“We have a generation of people coming up who are saying, we also want stability and committed relationships and safety and security, but we also want individual fulfilment. Let us see if we can negotiate monogamy or non-monogamy in a consensual way that prevents a lot of the destructions and pains of infidelity,” a British “couples counselor” Esther Perel explains in that BBC piece on making polyamory work.
“Manag[ing] relationships” is something she says she “sees people struggling with all the time.” The choices, as she views it, are: “You can live in a monogamous institution and you can negotiate monotony, or you can live in a non-monogamous choice and negotiate jealousy. Pick your evil.”
Marriage as we knew it is evil, and then there is “love” on the other hand:
When they had been a couple for just two weeks, Tom suggested to Charlie [a woman] that they be non-monogamous.
“It was a light bulb moment for me,” she says. ‘I had been scared of commitment because I had never met anyone I felt I could fall completely and exclusively in love with. The idea of this not being a monogamous relationship allowed me to fall as deeply in love with Tom as I wanted to without fear that I would break his heart by falling in love with somebody else as well.”
But how did she feel when, a year into their marriage, Tom fell in love with another woman?
“Well, Sarah’s lovely,” says Charlie. “I was just so happy that Tom was happy with her.”
Sarah’s partner, Chris, was less comfortable with the situation at first. They had agreed that they could have other sexual partners, but forming an emotional attachment with someone else was a different matter.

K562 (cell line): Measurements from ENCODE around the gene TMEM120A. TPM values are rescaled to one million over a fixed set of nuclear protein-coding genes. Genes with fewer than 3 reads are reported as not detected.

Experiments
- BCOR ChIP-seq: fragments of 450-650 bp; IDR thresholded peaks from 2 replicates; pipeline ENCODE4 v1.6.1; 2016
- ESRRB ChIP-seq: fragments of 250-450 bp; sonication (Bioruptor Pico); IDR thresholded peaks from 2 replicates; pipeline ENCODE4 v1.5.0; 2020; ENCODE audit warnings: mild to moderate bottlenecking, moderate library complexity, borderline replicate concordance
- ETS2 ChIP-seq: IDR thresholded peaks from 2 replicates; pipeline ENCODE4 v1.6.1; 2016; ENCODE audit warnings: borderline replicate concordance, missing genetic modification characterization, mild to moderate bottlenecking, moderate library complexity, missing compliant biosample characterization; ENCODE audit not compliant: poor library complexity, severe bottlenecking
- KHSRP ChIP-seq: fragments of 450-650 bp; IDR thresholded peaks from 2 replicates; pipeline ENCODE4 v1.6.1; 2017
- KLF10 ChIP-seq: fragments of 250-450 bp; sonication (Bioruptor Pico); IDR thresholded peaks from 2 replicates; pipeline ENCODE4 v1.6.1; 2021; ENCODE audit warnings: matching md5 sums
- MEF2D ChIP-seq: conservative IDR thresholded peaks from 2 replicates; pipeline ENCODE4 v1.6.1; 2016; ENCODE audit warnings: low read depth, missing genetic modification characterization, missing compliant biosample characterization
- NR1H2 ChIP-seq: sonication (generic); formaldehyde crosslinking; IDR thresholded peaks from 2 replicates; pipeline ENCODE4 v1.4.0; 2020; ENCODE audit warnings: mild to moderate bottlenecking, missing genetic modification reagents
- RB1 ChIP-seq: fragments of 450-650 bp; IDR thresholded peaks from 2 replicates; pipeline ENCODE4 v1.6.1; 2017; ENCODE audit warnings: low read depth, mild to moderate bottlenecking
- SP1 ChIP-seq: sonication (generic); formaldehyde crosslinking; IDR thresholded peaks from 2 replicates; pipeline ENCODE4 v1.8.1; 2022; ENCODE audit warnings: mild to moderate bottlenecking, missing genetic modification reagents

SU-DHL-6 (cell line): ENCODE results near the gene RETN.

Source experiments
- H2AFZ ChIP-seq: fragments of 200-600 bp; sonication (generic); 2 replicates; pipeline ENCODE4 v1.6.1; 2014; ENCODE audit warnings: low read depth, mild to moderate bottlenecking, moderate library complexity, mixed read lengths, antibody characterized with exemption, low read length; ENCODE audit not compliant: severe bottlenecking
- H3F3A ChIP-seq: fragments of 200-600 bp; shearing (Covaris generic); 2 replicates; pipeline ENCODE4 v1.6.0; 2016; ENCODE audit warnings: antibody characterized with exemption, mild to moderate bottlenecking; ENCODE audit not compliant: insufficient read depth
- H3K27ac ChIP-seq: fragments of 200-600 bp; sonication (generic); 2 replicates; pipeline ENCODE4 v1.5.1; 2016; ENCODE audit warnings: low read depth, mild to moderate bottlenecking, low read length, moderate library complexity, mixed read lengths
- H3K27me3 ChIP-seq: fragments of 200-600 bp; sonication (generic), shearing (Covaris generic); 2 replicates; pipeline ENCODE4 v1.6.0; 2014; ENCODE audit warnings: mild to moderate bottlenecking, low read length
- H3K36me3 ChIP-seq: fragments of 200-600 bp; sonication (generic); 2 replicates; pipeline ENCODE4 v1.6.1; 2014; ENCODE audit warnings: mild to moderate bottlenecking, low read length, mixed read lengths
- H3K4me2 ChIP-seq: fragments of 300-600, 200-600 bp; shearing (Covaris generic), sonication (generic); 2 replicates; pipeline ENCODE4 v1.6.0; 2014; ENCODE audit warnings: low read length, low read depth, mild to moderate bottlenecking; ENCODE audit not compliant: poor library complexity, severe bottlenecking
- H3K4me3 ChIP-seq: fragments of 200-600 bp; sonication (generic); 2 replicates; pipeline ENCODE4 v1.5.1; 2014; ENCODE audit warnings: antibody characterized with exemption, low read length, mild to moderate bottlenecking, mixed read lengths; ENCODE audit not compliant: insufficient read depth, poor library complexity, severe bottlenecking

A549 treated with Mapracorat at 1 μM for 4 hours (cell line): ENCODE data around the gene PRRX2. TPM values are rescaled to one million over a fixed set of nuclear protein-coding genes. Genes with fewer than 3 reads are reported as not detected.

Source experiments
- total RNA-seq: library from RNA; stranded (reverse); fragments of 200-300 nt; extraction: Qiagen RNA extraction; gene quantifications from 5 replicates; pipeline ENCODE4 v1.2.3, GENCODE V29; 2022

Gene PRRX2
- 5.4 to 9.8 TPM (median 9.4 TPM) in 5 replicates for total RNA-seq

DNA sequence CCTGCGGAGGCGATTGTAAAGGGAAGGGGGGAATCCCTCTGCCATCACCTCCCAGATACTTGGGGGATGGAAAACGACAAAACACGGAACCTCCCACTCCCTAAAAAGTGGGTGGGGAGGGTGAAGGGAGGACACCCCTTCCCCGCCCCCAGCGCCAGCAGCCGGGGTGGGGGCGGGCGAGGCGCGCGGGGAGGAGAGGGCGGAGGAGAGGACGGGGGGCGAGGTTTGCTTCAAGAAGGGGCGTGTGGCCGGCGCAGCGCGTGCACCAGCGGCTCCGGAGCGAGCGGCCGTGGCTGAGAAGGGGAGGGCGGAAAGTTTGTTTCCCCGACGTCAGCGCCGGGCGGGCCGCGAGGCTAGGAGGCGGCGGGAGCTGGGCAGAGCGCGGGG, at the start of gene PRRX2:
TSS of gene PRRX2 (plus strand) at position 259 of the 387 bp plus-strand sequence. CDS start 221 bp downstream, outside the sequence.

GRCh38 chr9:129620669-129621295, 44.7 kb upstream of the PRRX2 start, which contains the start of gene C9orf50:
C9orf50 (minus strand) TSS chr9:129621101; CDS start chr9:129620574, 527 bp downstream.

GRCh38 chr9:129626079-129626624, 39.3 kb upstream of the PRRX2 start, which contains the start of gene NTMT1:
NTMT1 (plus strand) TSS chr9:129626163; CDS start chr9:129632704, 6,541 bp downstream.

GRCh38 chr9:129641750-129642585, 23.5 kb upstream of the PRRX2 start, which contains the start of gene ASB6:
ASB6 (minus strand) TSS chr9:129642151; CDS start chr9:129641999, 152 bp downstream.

So when Sarah fell for Tom, she agonised over how to tell Chris.
“We sat down and talked about what it meant to be in love with more than one person, and did that mean I loved him less. Well, of course it didn’t.
“It’s not like there’s only so much love I have to give and I have to give all of it to one person. I can love as many people as I can fit in my heart and it turns out that’s quite a few.”
With the help of Google, the sky’s the limit for love. And it could even end jealousy.
“Compersion,” explains Tom, “is the little warm glow that you get when you see somebody you really care about loving somebody else and being loved.”
“There’s always a small amount of insecurity,” reflects Sarah, recalling how she felt when her fiance fell in love with Charlie. “But compare my small amount of discomfort with the huge amount of love that I could see in both of them, and honestly, I’d feel like a really mean person if I said my discomfort was more important than their happiness.”
Sarah goes onto explain: “The way I see it, it’s only a problem if I feel like one of my partners is spending more time with all their other partners than with me. . . . It just leads to people feeling hurt.”
Rest assured, “A shared Google calendar is the answer.”
“We mostly use it for keeping track of date nights,” says Charlie. “The couple who is on a date gets first pick of what film goes on the TV and it helps keep track of who’s in what bedroom.”
We teach children to have no higher expectations than possible pregnancy at age eleven. So they grow up believing that no one can be trusted (not the least themselves) in the realm of sex; it’s always about managing the evils of jealousy and monotony, while hoping for finding something that looks like it could be love and happiness in a culture that has stripped fundamental words of meaning. “Freedom” is in having no standards by which to make choices, and having anyone who wants to propose something better marginalized.
Love and marriage and the baby carriage might be boring in comparison, but it’s not doomed if the Google server crashes. It’s also not all about adults, but is open to higher expections and a commitment to rise to responsibilities and challenges together, toward good and actually away from evil.